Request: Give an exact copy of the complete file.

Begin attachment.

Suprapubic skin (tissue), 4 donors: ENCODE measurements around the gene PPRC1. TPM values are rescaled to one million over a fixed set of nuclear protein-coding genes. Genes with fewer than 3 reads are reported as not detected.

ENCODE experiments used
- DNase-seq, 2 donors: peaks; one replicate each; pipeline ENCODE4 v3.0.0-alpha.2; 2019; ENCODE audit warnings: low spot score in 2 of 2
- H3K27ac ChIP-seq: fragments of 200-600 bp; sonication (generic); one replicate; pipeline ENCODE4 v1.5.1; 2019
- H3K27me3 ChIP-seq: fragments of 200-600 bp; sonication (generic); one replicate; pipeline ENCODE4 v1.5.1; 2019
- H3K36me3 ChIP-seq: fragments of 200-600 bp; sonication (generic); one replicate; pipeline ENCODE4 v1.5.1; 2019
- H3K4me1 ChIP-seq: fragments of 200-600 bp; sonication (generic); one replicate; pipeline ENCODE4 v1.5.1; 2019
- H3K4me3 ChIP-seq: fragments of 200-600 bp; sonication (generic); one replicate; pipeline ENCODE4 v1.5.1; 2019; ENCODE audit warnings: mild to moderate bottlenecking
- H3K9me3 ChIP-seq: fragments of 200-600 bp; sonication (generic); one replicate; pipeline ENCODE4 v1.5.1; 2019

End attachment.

Suprapubic skin (tissue), 4 donors: ENCODE measurements around the gene PPRC1. TPM values are rescaled to one million over a fixed set of nuclear protein-coding genes. Genes with fewer than 3 reads are reported as not detected.

ENCODE experiments used
- DNase-seq, 2 donors: peaks; one replicate each; pipeline ENCODE4 v3.0.0-alpha.2; 2019; ENCODE audit warnings: low spot score in 2 of 2
- H3K27ac ChIP-seq: fragments of 200-600 bp; sonication (generic); one replicate; pipeline ENCODE4 v1.5.1; 2019
- H3K27me3 ChIP-seq: fragments of 200-600 bp; sonication (generic); one replicate; pipeline ENCODE4 v1.5.1; 2019
- H3K36me3 ChIP-seq: fragments of 200-600 bp; sonication (generic); one replicate; pipeline ENCODE4 v1.5.1; 2019
- H3K4me1 ChIP-seq: fragments of 200-600 bp; sonication (generic); one replicate; pipeline ENCODE4 v1.5.1; 2019
- H3K4me3 ChIP-seq: fragments of 200-600 bp; sonication (generic); one replicate; pipeline ENCODE4 v1.5.1; 2019; ENCODE audit warnings: mild to moderate bottlenecking
- H3K9me3 ChIP-seq: fragments of 200-600 bp; sonication (generic); one replicate; pipeline ENCODE4 v1.5.1; 2019